On September 15, 2006, the ALJ issued his decision, concluding that Plaintiff was not entitled to benefits. (AR 23-32.) The ALJ found that Plaintiff's condition had improved as of March 29, 2004, and that her residual functional capacity as of that date permitted her to work. (AR 25-31.) Plaintiff appealed to the Appeals Council, which denied Plaintiff's request for review on June 1, 2007. (AR 6, 18.) She then filed this action.
Plaintiff's sole claim of error is that the ALJ's failure to obtain a proper waiver of counsel from her at the administrative hearing rendered the proceedings unfair. (Joint Stip. at 4-7.) Plaintiff contends that the ALJ's own findings show that she suffers from significant mental deficiencies and could not effectively represent herself. She points out that she repeatedly told the ALJ that she did not know what was going on during the hearing but the ALJ did not stop the hearing or do anything to assist her. She argues that, as a result of her inability to develop the record, all of her medical records were not introduced and were not considered by the ALJ. (Joint Stip. at 5-6.)
The Agency disagrees. It argues that Plaintiff knowingly waived her right to counsel. (Joint Stip. at 8.) It maintains that the ALJ fairly developed the record and properly found that Plaintiff was not disabled, but, instead, was malingering. For the following reasons, the Court concludes that the ALJ did not adequately protect Plaintiff's interests during these proceedings and remand is required.
Although a Social Security claimant has the right to be represented by counsel before an ALJ, the "[l]ack of counsel does not affect the validity of the hearing unless the [claimant] can demonstrate prejudice or unfairness in the administrative proceedings." Key v. Heckler, 754 F.2d 1545, 1551 (9th Cir. 1985) (citing Vidal v. Harris, 637 F.2d 710, 713 (9th Cir. 1981)). Thus, the critical issue is whether the administrative proceeding was fair, not whether the claimant properly waived her right to counsel. Vidal, 637 F.2d at 713-14 (describing the ALJ's "heavy burden" to protect an unrepresented claimant's interests); see also Higbee v. Sullivan, 975 F.2d 558, 561-62 (9th Cir. 1992).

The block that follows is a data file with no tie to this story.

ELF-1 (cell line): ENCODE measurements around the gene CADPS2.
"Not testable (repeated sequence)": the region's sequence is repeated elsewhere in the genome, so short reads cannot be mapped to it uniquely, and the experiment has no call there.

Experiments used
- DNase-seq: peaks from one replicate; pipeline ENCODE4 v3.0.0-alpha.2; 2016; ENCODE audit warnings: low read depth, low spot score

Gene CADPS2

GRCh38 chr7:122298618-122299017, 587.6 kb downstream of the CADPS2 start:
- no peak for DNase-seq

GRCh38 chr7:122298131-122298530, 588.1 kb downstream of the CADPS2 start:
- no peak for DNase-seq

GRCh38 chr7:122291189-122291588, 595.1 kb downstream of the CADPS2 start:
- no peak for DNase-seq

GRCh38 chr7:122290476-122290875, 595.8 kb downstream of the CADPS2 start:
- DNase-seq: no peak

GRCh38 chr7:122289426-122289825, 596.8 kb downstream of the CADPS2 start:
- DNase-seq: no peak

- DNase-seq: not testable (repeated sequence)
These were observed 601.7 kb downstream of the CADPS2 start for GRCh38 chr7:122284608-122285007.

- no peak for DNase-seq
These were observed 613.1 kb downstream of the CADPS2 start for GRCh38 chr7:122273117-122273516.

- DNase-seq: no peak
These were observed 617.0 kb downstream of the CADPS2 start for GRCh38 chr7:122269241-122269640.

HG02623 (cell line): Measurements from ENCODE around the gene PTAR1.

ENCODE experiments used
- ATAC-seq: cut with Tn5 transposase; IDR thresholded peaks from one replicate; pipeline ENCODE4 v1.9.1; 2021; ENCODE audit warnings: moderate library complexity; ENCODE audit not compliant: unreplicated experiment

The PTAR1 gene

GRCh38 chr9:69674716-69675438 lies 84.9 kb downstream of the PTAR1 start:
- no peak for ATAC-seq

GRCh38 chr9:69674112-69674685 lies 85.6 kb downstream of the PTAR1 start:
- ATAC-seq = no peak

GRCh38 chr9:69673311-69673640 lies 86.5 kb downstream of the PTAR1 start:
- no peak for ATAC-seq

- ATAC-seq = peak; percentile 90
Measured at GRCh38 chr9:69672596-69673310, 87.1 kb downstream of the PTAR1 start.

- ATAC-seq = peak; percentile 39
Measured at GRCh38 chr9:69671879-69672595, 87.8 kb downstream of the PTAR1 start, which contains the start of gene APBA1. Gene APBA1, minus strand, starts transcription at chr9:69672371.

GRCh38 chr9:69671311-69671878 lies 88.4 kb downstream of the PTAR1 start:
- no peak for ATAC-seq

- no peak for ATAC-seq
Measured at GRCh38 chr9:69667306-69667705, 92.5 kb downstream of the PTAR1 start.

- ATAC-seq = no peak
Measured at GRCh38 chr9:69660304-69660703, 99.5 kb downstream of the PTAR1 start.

Moreover, while an ALJ has a "special duty to fully and fairly develop the record and to assure that the claimant's interests are considered," Smolen v. Chater, 80 F.3d 1273, 1288 (9th Cir. 1996) (citation omitted), where, as here, a claimant is not represented by counsel, "it is incumbent upon the ALJ to scrupulously and conscientiously probe into, inquire of, and explore for all the relevant facts." Higbee, 975 F.2d at 561 (quoting Cox v. Califano, 587 F.2d 988, 991 (9th Cir. 1978)); see also Celaya v. Halter, 332 F.3d 1177, 1183 (9th Cir. 2003). The ALJ's duty to develop the record is further heightened where the claimant may have a mental impairment and is unable to protect her own interests. Tonapetyan v. Halter, 242 F.3d 1144, 1150 (9th Cir. 2001); Higbee, 975 F.2d at 562. As explained below, because it is clear that Plaintiff was prejudiced by her inability to present her case and, further, because it appears that, as a result, the proceeding was unfair, the case is remanded for further consideration.
As a starting point, the Court finds that the record is clear that Plaintiff was unable to marshal the evidence she needed to present her case to the ALJ. Plaintiff testified at the first hearing that her former psychiatrist, Dr. Bustros, had prescribed Risperdal, an anti-psychotic medication, for her in 2005. (AR 350.) She also testified that she had been prescribed Lexapro, an anti-anxiety medication, by her physician Dr. Farley. (AR 351.) Although the ALJ continued the hearing specifically so that Plaintiff could obtain treatment records from these doctors, no records were ever submitted and the ALJ did not even ask Plaintiff, or her cousin who was there with Plaintiff at the second hearing, why she had not produced the records. The ALJ also failed to mention Dr. Bustros, Dr. Farley, or Plaintiff's claim that she had been taking anti-psychotic and anti-anxiety medication since 2005 in his decision.